North American Oil & Gas Pipelines

JUL-AUG 2018

North American Oil & Gas Pipelines covers the news shaping the business of oil and gas pipeline construction and maintenance in North America, including pipeline installation methods, integrity management innovations and managerial strategies.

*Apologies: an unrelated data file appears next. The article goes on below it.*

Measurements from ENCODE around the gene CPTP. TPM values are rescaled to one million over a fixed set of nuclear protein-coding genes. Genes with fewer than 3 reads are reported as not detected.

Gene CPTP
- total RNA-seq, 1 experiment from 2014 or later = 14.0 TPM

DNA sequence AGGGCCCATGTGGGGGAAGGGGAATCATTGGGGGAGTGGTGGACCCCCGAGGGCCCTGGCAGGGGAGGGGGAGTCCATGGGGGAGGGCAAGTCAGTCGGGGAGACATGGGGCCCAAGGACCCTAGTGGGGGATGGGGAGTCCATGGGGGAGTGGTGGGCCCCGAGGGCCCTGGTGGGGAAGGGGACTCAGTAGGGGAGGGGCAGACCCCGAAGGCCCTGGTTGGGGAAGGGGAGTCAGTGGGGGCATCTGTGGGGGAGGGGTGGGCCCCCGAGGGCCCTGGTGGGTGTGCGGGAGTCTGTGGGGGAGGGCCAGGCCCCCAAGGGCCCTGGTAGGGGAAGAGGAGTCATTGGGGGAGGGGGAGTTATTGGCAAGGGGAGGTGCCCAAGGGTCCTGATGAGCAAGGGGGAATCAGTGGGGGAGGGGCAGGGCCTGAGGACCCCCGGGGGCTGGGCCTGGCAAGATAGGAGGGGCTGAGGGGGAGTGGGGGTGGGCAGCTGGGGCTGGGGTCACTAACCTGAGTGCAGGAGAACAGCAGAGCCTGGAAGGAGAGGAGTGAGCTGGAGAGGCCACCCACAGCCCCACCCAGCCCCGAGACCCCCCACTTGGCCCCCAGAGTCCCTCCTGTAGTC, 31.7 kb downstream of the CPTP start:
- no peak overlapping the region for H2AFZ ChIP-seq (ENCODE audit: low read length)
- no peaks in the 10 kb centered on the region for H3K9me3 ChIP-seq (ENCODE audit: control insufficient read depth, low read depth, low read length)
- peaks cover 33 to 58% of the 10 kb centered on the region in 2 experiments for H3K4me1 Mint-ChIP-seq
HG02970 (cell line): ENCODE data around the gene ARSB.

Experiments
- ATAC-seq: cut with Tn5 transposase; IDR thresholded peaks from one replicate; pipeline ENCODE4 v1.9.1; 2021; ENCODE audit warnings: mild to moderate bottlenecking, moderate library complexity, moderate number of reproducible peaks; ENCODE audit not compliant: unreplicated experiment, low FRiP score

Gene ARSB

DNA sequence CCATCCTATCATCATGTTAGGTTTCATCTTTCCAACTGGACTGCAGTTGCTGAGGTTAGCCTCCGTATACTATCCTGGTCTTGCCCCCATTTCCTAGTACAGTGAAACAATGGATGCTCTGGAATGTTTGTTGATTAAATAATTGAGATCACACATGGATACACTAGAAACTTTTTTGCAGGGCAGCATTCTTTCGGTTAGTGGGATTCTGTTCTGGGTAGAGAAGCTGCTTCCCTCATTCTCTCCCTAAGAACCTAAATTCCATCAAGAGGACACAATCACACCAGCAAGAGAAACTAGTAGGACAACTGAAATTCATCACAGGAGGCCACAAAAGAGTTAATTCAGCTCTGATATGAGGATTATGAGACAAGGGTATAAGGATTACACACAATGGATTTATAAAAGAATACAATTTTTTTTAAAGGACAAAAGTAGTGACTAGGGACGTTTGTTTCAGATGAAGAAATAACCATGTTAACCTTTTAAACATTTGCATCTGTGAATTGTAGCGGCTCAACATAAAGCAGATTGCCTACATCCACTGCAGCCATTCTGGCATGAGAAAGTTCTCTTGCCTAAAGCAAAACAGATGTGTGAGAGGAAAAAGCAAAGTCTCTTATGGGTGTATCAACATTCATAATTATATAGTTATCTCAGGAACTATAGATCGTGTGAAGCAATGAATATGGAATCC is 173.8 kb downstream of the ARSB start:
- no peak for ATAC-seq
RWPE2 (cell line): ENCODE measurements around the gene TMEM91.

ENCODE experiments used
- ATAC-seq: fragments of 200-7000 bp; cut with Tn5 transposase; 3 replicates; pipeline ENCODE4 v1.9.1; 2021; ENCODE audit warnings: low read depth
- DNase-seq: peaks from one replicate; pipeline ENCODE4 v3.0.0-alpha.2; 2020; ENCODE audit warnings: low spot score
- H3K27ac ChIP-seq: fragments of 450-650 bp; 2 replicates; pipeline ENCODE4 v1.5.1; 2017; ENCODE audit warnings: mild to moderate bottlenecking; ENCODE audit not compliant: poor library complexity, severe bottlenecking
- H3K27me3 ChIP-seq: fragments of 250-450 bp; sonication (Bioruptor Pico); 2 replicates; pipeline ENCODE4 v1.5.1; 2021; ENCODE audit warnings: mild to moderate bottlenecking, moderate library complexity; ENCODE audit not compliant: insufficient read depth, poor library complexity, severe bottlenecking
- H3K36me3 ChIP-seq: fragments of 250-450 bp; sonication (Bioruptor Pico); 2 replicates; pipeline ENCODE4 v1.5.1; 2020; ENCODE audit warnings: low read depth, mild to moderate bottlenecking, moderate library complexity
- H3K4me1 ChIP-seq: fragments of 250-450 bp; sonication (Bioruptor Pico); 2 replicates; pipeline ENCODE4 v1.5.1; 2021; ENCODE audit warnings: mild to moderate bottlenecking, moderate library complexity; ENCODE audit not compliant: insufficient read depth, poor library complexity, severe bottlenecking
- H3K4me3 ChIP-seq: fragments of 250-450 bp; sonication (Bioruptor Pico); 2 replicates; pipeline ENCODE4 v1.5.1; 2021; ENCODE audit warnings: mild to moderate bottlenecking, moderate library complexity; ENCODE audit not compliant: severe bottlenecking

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20 North American Oil & Gas Pipelines | JULY/AUGUST 2 018 napipelines.com (flight and maintenance) and main- tenance concerns (battery life cycles, props, sensors, etc.) to consider. One early adopter that is testing the feasibility of using drones for leak detection is Heath Consultants Inc., which developed its RMLD-UAV as part of the U.S. Department of Energy's Advanced Research Projects Agency- Energy (ARPA-E) program. The RMLD-UAV takes a smaller ver- sion of Heath's laser-based Remote Methane Leak Detector (RMLD), mates it to a UAV and uses it for methane leak detection. Started in 2015, the project is a col- laboration between Physical Sciences Inc. (PSI), in conjunction with Heath Consultants, Princeton University, the University of Houston and Thorlabs Quantum Electronics Inc. The drone flies a pre-programmed pattern around a facility searching for leaks and if one is detected, the drone circles the poten- tial leak source and calculates the emis- sion rate. "We are performing test flights all around the United States and Cana- da. We've also flown after Hurricane Harvey in Beaumont and Port Aran- sas, Texas," says Paul Wehnert, senior vice president of sales and marketing at Heath Consultants. "The drone is specifically designed for natural gas leak detection, upstream, midstream and downstream." While Heath's use of the drone is focused on leak detection, Wehnert says additional uses of the technology within this sector include inspection of well sites, gas plants, compressor sta- tions, bridge crossings and other inac- cessible terrain. Along the Right of Way As a pipeline operator, Marathon Pipe Line LLC (MPL) is another early adopter of UAV technology, purchasing its first drone in 2017 and quickly grow- ing its fleet to 13, with 18 FAA licensed pilots and five taking courses to receive the FAA Part 107 licensure. MPL's goal is to have an sUAS and trained pilots in each of its service areas. "In the spring of 2017, MPL pur- chased its first drone, a DJI Phantom 4 Pro. Our first use for the drone was to inspect flooded waterway cross- ings in areas where it was difficult to access on the ground," says Karen Byers, damage prevention supervisor at MPL. "We had always used a heli- copter in these situations in the past, but using a drone allowed us to have first-hand, real-time information." The focus for MPL remains to use the drone to inspect locations where it would be difficult or pose a safety hazard to access on foot. It is also used for project planning, pre-bid plan- ning and emergency response. With a year of drone operation under its belt, MPL is now looking at the feasibility of using video and images to integrate with its GIS software to create 2D and 3D maps. The latest addition to the fleet is a SwellPro SplashDrone, a wa- terproof drone that can be put to use in hurricane and other wet weather- related events. One of the biggest advantages Byers has seen thus far is having quick ac- cess to data that was not available to the company in the past. For instance, during flood situations, areas would be- come inaccessible. Now, with a drone, MPL's crews can fly over the area and accurately assess the environmental conditions that exist. "In order for us to be competitive as a company we must find new ways of doing business across all aspects of our operation. Drones are certainly no small part of this," she says. "We are constantly exploring where we can integrate drones into our day-to- day operations." One year of use did not return enough quantifiable data, but Byers believes that MPL will start seeing a cost savings by using this new aerial technology. One of these potential areas of cost- savings is expedience. Drones give the crews access to imagery onsite in nearly real time, instead of having to wait for it to be returned when using a helicopter or an airplane. There is a safety aspect of not putting an employee in harm's way to gather data over difficult terrain. A safer project almost always equates to a more profitable project. The formation of Asset Drone and MPL's first drone purchase are two of many examples of drone technology gaining prominence following the FAA ruling. Another example, announced at CONEXPO-CON/AGG 2017, was a strategic alliance between John Deere and Kespry. The alliance opened up John Deere dealerships as sales points for Kespry's drone technology. "Deere has a portfolio of solutions that includes, telematics, grade control systems, payload weighing and several other elements of technology that help our customers get done what they need to get done every day and track their progress," says Andrew Kahler, product marketing manager, John Deere Work- Sight. "We wanted to add drone tech- nology to that portfolio." Unlike the Asset Drone technology, which can be customized to suit a cli- ent's specific needs from site imagery and topography to the addition of sen- sors for a bevy of data acquisition tasks, the John Deere solution is solely fo- cused on jobsite data acquisition. Customers can use the drone to mea- Heath Consultants is testing the feasibility of leak detection via drone using its RMLD-UAV.

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